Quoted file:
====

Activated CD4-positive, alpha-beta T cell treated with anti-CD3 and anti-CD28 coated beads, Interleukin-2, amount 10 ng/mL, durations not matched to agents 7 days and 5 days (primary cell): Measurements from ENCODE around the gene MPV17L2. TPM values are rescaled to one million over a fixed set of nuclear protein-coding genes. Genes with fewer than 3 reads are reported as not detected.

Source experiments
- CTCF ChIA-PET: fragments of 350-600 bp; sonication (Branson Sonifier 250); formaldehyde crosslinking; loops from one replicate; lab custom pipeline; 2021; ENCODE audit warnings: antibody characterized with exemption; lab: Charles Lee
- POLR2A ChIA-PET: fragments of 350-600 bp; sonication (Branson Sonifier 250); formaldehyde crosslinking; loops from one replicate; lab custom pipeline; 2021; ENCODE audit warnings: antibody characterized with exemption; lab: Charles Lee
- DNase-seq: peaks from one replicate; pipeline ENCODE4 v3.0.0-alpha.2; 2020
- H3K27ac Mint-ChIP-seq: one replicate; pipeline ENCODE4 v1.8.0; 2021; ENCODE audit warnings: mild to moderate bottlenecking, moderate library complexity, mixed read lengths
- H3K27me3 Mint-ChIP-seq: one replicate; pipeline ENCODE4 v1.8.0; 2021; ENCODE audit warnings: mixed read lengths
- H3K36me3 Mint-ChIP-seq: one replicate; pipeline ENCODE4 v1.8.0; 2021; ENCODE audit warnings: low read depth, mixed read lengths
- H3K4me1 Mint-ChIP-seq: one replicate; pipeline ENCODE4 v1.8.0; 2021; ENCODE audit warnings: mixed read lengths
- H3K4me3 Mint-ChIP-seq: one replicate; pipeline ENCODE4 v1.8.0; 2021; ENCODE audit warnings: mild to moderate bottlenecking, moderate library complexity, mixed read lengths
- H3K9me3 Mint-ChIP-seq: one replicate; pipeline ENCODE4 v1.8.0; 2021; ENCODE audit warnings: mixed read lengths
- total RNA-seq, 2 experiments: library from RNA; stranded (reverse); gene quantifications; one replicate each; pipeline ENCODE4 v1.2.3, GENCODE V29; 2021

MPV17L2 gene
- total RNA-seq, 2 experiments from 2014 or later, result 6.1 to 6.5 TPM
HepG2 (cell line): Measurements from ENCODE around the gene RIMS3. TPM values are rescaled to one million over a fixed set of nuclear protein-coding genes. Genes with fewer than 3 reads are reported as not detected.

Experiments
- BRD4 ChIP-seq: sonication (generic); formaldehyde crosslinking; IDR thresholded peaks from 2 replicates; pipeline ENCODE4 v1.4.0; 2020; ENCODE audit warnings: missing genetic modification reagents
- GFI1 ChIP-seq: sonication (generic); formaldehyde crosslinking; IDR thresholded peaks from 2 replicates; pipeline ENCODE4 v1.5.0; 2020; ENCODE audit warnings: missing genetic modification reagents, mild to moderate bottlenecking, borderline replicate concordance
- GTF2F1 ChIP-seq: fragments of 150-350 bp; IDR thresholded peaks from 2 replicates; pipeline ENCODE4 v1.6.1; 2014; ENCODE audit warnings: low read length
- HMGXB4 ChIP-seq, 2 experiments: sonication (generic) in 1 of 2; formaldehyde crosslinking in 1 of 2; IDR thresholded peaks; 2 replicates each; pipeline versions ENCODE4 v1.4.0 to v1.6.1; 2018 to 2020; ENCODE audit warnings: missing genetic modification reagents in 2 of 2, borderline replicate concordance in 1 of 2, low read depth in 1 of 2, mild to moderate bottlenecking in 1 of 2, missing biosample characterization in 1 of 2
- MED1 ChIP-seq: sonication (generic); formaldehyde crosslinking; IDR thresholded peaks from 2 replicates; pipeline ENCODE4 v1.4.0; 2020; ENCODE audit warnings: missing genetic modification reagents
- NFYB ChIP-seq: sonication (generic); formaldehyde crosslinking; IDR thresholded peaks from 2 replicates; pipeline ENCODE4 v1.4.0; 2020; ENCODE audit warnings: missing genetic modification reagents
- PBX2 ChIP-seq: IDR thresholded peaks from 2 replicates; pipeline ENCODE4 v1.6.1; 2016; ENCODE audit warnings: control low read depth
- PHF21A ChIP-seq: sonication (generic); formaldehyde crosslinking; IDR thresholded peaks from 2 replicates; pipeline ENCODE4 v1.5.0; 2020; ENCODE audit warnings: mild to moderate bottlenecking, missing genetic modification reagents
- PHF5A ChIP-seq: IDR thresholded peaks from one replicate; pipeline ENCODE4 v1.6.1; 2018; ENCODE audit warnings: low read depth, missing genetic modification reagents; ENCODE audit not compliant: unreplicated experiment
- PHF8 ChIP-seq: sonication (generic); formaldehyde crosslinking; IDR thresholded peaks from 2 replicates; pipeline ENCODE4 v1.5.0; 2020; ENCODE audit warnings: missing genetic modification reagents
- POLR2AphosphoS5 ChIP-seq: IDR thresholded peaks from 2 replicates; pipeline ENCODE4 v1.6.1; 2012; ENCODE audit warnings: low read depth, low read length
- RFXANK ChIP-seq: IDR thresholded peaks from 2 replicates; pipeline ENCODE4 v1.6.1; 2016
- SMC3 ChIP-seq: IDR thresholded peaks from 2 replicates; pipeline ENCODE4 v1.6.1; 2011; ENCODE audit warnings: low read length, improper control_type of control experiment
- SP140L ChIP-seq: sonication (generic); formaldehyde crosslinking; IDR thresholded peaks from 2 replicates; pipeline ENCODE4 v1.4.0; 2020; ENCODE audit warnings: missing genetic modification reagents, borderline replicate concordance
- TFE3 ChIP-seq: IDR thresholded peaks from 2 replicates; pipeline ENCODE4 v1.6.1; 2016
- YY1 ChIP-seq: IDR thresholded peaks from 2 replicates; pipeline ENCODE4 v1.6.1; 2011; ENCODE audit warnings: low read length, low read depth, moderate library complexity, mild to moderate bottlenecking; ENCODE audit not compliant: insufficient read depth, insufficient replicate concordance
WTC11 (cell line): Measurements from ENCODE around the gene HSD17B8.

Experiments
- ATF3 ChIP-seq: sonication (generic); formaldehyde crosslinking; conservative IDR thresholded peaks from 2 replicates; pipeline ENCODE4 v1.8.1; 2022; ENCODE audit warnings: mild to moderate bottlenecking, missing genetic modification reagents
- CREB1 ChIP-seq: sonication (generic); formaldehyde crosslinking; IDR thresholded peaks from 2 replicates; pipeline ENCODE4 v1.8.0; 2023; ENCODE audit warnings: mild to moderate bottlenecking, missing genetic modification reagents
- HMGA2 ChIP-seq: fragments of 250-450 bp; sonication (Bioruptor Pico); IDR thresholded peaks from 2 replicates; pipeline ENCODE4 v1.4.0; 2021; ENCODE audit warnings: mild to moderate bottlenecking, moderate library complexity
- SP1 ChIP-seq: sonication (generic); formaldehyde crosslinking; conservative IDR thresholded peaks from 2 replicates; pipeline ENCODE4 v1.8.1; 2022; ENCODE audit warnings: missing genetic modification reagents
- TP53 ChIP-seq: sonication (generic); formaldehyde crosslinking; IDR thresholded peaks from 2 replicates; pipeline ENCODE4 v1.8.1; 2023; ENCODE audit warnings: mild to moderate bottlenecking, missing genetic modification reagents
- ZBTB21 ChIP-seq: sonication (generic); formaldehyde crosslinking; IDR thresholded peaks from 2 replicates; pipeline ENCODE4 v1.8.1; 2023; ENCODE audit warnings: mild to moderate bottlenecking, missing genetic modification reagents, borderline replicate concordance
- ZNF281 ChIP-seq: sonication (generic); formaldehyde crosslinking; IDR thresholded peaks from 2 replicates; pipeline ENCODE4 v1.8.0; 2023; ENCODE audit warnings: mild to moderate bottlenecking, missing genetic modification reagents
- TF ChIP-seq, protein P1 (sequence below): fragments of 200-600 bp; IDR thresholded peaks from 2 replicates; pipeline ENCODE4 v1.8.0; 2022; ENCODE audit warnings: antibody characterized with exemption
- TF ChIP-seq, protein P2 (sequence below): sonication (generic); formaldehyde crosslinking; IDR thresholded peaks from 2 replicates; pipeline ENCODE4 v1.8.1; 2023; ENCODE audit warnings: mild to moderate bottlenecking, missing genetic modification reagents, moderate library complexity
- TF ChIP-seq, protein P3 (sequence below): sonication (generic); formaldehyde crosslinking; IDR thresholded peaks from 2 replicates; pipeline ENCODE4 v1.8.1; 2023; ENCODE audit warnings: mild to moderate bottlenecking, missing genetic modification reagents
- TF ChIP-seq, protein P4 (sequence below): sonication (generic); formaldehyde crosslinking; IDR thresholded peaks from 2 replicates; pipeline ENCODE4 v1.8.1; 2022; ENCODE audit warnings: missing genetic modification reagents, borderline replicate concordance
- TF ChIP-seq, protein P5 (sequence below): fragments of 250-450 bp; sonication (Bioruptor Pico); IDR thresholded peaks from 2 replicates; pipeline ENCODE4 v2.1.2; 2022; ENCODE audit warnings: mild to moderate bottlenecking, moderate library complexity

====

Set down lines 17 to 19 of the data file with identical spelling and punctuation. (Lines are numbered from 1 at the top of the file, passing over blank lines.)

- BRD4 ChIP-seq: sonication (generic); formaldehyde crosslinking; IDR thresholded peaks from 2 replicates; pipeline ENCODE4 v1.4.0; 2020; ENCODE audit warnings: missing genetic modification reagents
- GFI1 ChIP-seq: sonication (generic); formaldehyde crosslinking; IDR thresholded peaks from 2 replicates; pipeline ENCODE4 v1.5.0; 2020; ENCODE audit warnings: missing genetic modification reagents, mild to moderate bottlenecking, borderline replicate concordance
- GTF2F1 ChIP-seq: fragments of 150-350 bp; IDR thresholded peaks from 2 replicates; pipeline ENCODE4 v1.6.1; 2014; ENCODE audit warnings: low read length